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  1. It’s a bad question with no right answer. Proof:

    Let’s assume there is at least one correct answer.

    First, assume there is exactly one right answer to the question. If this is so, then the probability of picking it at random is 25%, since 1/4 = .25. But if this is so, then there are actually two right answers (A) and (D). But we are assuming there is only one. Contradiction. There can’t be just one.

    So there must be more than one right answer. There could be two, three, or four.

    Suppose there are two. Then the probability of picking one of them at random is 50%. But if this is so, then there is only one right answer (B). Contradiction.

    Suppose there are three right answers. Then the probability of picking one of them at random is 75%. But then there are no right answers. Contradiction.

    Suppose there are four right answers. Then the probability of picking one of them at random is 100%. But then there are no right answers. Contradiction.

    All possibilities lead to contradiction. There is no right answer.

  2. You are wrong. You didn’t check the case where it’s 0%.

    Proof: Assuming the probability is 0%, you have a 0% chance to get the right answer. He assumed the answer HAD to be in the answers.

    Rest of the proof: (prove 0 is the only answer) left as an exercice to the reader given the response above.

    • By the way, just to be perfectly honest thought of this independently, saw the link through reddit but I only looked after I wrote the comment above

  3. Ok. So if you were to just pick randomly, you’d have a 1/4 chance, or 25%. But since there are two (seemingly) correct answers (that is, two choices that have 25% as an answer), then your odds are now 50%. BUT, 50% is one of the choices as well… which is only 1 of the 4 options… so that takes you back down to a 25% of getting the answer right. But, to me, that logic seems broken. I’m leaning towards the fact that there actually isn’t a correct answer because the question itself is “wrong” – that is, it can’t be solved. It feels like the answer is somehow recursive.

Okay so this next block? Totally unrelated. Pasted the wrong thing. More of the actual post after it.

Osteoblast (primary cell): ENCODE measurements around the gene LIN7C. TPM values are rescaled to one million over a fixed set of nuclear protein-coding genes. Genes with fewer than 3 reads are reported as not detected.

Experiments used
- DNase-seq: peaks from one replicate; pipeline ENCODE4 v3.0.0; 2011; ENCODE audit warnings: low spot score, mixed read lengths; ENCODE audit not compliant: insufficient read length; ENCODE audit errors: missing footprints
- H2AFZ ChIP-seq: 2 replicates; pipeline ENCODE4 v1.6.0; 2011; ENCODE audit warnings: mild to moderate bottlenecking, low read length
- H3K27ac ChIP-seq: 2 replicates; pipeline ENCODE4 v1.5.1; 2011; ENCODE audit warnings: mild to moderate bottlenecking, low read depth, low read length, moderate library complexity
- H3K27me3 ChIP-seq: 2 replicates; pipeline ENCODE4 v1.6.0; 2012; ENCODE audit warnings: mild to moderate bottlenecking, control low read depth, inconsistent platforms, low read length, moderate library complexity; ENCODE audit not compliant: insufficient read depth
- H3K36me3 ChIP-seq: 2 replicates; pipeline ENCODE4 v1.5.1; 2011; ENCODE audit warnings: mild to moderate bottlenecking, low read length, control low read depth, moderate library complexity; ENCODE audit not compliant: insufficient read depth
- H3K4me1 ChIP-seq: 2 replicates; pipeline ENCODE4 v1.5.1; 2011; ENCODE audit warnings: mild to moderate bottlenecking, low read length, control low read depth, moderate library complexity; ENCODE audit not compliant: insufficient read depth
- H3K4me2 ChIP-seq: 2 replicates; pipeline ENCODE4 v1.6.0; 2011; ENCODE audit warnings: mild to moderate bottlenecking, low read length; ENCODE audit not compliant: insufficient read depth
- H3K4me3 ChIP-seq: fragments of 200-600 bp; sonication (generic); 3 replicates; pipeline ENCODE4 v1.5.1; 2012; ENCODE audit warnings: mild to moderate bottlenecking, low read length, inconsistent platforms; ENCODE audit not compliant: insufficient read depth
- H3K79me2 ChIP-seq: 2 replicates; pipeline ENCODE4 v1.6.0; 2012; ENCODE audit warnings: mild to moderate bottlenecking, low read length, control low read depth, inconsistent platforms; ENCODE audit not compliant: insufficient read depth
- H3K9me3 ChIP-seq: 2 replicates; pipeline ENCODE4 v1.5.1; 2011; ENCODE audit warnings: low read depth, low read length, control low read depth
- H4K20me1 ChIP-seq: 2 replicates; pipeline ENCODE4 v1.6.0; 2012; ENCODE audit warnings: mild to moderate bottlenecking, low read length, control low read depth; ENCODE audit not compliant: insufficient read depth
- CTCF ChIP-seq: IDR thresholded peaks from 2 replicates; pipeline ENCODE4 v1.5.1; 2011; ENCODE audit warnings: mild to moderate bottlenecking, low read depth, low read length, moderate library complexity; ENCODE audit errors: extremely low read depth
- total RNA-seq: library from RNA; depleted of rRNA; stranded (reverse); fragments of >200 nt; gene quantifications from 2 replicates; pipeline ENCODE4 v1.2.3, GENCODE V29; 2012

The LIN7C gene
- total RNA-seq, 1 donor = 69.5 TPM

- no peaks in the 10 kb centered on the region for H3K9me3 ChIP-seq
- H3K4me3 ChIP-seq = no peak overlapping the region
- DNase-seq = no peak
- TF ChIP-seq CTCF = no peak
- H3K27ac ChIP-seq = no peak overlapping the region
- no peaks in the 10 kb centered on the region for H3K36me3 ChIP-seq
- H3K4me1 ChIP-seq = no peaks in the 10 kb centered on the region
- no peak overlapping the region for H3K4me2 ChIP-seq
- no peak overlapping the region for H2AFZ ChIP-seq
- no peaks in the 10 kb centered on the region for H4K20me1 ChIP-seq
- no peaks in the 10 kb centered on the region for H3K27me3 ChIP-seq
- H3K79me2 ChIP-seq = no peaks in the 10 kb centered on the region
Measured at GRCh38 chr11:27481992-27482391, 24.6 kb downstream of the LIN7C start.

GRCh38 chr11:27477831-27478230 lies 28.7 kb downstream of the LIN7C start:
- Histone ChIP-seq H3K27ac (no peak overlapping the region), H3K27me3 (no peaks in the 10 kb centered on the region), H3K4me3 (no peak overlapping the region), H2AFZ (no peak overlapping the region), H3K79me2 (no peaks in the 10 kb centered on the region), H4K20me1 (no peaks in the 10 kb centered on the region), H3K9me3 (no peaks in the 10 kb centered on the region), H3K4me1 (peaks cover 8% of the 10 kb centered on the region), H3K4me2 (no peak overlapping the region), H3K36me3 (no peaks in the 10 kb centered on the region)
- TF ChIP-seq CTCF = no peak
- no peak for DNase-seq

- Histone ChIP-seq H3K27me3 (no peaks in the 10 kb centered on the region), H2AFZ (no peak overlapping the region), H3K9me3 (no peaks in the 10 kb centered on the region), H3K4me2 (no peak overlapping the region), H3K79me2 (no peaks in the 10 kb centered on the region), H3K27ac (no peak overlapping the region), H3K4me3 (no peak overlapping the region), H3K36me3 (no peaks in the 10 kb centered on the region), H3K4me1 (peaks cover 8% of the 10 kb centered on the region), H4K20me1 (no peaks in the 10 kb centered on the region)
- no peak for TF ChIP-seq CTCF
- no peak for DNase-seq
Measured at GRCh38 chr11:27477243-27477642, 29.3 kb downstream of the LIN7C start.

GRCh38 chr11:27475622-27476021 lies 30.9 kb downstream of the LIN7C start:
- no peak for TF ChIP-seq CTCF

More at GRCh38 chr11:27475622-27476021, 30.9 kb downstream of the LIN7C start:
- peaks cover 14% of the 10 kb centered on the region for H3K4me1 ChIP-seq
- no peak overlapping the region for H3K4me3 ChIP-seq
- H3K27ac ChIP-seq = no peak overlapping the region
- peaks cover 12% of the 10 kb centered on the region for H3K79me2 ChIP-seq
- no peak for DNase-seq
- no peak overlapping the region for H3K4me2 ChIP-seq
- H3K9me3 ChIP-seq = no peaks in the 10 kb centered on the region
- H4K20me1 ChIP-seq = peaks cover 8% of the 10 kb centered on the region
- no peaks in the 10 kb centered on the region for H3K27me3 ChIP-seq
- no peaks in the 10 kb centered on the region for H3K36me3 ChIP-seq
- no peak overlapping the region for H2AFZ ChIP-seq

4. 75%.
    Two answers are the same, 25-25, which means 50 %. If we consider there’s another answer corresponding to 50%, then 3 of them are correct.

  5. If you were to choose an answer randomly, it would be wrong, no matter which of the four answers you chose. Your chance of being correct is therefore zero. Since zero is the correct answer, it is only logical that it does not appear in any of the four choices offered.

    But suppose we amend the puzzle to include zero% as one of the four options. If we replaced A or D with zero%, then the correct answer would be 25%. If we replaced B or C with zero% then zero% could not be the correct answer, because there would be a 25% chance of choosing it. But we would still have a situation where none of the four choices could possibly be correct, including the one that says zero%!! Now THERE’S a paradox for you!

  6. None of the above. (Irrational question)
    If you guessed you’d have a 1/4 chance of being right.
    So 25%
    But there are two 25%s
    So you’d go to 50%
    But there is only 1 50%
    So it’s still be 25%
    And you can only choose one letter
    So it’s

    • “If you guessed you’d have a 1/4 chance of being right.”

      That statement is only true if you assume that there are one correct and three incorrect answers. The rest of your reasoning only goes to prove that none of the answers is correct, so your assumption is wrong.

      None of the answers is correct; therefore you have zero chance of guessing correctly.

  7. The question asks you to figure out your chances of being correct, and there are 4 (some say 3, because of double 25%)… but there are not terms to decide what is “correct”, so picking A,B,C,D MAY or MAY NOT be a “correct” answer… we don’t know the terms of what to look for. It is like asking “Which is the correct direction?” and putting North, South, West and West… how can an answer be correct or not?
    It’s a horseshit Q&A. Can’t give a real answer if you don’t ask a real question.

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